Evaluation of a Community-Based Teaching Hospital’s Geriatric Emergency Medicine Initiative

Volume 4 | Issue 4 | Article 5 - Original Research

Josette Hartnett, MPH, Isabel Muronzi-Belfon, MSN, RN, Suzanne J. Rose, MS, PhD, CCRC, FACRP
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To accommodate the complex healthcare needs of the rising geriatric population, Stamford Hospital’s (SH) emergency department (ED) began a Geriatric Emergency Medicine Initiative (GEMI) in 2018 to improve our ED environment, practices, and focused assessments for our community-dwelling older adults.


This retrospective program evaluation describes SH’s novel ED processes for at-risk older adults and compares GEMI and non-GEMI assessed patient outcomes using aggregate frequencies on throughput metrics such as length of stay (LOS), 72 hour and 30-day re-admission rates, and other outcomes of interest. Chi-square tests and group t-tests were used for all analyses with a p-value of 0.05.


GEMI-assessed patients had a significantly lower 30-day all cause re-admission rate for fiscal year 2022 (readmission rate = 2%) when compared to the non-GEMI assessed cohort (readmission rate = 4.9%). GEMI-assessed patients were more likely to be admitted (25% vs 21%) and had a longer LOS in the ED observation unit but were less likely to return within 72 hours for a subsequent hospital admission (24% vs 28%, respectively).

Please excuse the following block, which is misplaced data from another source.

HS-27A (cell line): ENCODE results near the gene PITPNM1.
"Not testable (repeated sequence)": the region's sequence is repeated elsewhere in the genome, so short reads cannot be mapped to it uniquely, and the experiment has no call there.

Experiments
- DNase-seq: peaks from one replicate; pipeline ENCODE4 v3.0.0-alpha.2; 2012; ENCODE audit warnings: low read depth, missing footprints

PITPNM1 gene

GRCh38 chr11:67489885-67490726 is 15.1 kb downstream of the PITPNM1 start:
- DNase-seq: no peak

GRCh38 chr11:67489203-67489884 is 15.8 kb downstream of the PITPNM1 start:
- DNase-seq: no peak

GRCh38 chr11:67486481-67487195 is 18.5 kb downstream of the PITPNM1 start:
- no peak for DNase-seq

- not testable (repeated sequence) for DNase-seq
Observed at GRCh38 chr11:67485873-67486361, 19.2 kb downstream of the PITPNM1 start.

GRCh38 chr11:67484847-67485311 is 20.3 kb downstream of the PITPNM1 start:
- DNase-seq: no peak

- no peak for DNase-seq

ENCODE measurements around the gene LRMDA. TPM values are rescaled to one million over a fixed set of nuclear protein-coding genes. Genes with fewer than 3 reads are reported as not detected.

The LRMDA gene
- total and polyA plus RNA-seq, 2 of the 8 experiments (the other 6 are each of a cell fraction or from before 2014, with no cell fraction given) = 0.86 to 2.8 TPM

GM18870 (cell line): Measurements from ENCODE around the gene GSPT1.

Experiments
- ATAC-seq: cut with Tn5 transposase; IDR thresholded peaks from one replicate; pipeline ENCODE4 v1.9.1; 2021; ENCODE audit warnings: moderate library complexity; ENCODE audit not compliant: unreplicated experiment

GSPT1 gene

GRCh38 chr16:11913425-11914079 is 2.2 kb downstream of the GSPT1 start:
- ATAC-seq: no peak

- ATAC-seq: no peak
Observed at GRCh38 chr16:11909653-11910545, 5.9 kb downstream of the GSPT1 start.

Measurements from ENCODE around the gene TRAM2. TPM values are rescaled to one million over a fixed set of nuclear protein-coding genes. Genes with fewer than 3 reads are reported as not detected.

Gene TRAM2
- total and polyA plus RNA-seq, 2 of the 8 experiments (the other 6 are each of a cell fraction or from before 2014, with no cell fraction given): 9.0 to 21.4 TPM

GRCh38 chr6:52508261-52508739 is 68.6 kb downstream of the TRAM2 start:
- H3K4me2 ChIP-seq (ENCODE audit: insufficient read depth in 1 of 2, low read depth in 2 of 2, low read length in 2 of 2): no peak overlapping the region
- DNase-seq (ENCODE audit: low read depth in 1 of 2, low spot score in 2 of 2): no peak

SH’s ED solidified its care pathway by creating the GEMI program with the goal of decreasing hospital admissions and reducing the LOS for at risk older adults. Successful implementation and care coordination by trained geriatric nurses optimized innovative system changes. These results are promising and reflect the substantial value the GEMI program offers to the communities we serve.

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